Some Things You Just Can’t Fake

Some Things You Just Can’t Fake

“Where should I eat?”

“Is that restaurant any good?”

“What’s on the menu?” …Sound familiar?

These days, a lot of us try to solve our dining dilemmas by relying on food review sites like Urbanspoon or Yelp. Before we arrive we can browse menus, look at pictures, and read other diner’s reviews of the experience. In fact:

45% of consumers have already chosen where to eat with the help of an online dining guide. 57% of patrons rely on them.

Word-of-mouth marketing is powerful.

Social media started because the world needed a forum for authentic perspectives and feedback. Online consumer reviews are currently the second most trusted source of brand information and messaging because they offer a space free of advertising pressure, filters, or biases.

Ninety-two percent of consumers around the world say they trust word-of-mouth or recommendations from friends and family, above all other forms of advertising.

By replicating the word-of-mouth experience, consumers feel they can trust online reviews as real and honest opinions. But there are cheaters.

Relationships and authenticity take work. And, naturally, people have found ways to take short cuts.

By 2014, 10% to 15% of social media reviews will be fake and paid for by companies.

Ugh. Just what we need, right? Sneaky businesses buying fake five-star reviews in hopes of increasing sales and customer loyalty. If you look on Craigslist you’ll see the sleazy posts: “For $5, I will submit two great reviews for your business”.

Sadly, it works. 

Studies show even the smallest push for fake positive reviews makes a huge difference in restaurant success. According to a University of California, Berkeley study, a slight half star improvement increases the number of dinner reservations at an eatery.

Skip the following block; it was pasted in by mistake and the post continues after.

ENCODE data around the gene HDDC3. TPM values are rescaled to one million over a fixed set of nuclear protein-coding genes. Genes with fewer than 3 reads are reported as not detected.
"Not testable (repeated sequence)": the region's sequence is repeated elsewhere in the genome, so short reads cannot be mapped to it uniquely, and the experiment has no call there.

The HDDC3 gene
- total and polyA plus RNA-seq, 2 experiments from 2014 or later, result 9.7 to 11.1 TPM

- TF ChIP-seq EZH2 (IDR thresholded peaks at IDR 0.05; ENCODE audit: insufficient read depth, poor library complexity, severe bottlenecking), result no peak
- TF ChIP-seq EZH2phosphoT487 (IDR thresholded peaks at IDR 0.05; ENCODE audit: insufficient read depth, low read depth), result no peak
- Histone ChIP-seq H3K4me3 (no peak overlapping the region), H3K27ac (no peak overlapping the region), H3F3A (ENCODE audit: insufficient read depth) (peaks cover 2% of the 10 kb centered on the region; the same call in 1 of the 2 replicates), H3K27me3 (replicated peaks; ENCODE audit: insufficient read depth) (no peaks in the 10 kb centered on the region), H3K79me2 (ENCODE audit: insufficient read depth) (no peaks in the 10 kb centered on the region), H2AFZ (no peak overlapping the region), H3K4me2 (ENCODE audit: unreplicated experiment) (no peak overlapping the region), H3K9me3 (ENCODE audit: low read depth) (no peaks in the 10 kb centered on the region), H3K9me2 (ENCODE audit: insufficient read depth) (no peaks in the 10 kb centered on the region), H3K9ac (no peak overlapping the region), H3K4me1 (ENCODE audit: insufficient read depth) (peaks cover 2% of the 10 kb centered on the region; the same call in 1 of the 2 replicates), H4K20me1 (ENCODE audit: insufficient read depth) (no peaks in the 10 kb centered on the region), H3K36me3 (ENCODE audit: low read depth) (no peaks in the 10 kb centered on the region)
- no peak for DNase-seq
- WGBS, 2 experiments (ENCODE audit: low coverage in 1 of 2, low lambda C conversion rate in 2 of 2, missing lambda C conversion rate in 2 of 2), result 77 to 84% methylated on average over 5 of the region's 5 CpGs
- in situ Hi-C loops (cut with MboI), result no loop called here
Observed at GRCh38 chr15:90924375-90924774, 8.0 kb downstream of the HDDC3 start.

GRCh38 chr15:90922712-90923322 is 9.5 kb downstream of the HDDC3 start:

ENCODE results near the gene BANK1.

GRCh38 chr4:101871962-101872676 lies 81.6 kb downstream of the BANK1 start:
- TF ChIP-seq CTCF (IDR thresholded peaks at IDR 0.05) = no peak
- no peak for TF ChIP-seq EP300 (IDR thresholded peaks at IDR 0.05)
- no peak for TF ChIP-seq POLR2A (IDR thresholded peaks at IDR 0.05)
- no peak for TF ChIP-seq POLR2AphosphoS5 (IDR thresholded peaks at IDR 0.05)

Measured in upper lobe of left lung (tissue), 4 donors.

But in the long run, when businesses take shortcuts and pay for positive reviews the integrity of the system is lost. If social media follows this path it will just turn into another platform for loud, phoney, gimmicky advertising ploys.

So… trust no one?

Let’s not jump to extremes. Social media can keep its credibility, but in order to do that restaurants need to realize customer reviews are a fundamental part of the sales pitch and can’t be ignored. Restaurants need to encourage real reviews and word-of-mouth referrals. And they must deal honestly with complaints and answer to poor reviews with sincerity.

Here are some things we can do:

  • Demand authenticity
  • Give honest reviews as much as possible
  • Be aware that not everything we read is true and diligently watch for indicators of a fake review
  • Seek out companies like OpenTable, who ask you to offer a review after you have made your reservation and ate at a restaurant, providing more quality control

When we all stand up and take notice of these fake tricks, we can protect social media’s authenticity AND be sure to dine at awesome restaurants. How’s that for food for thought?

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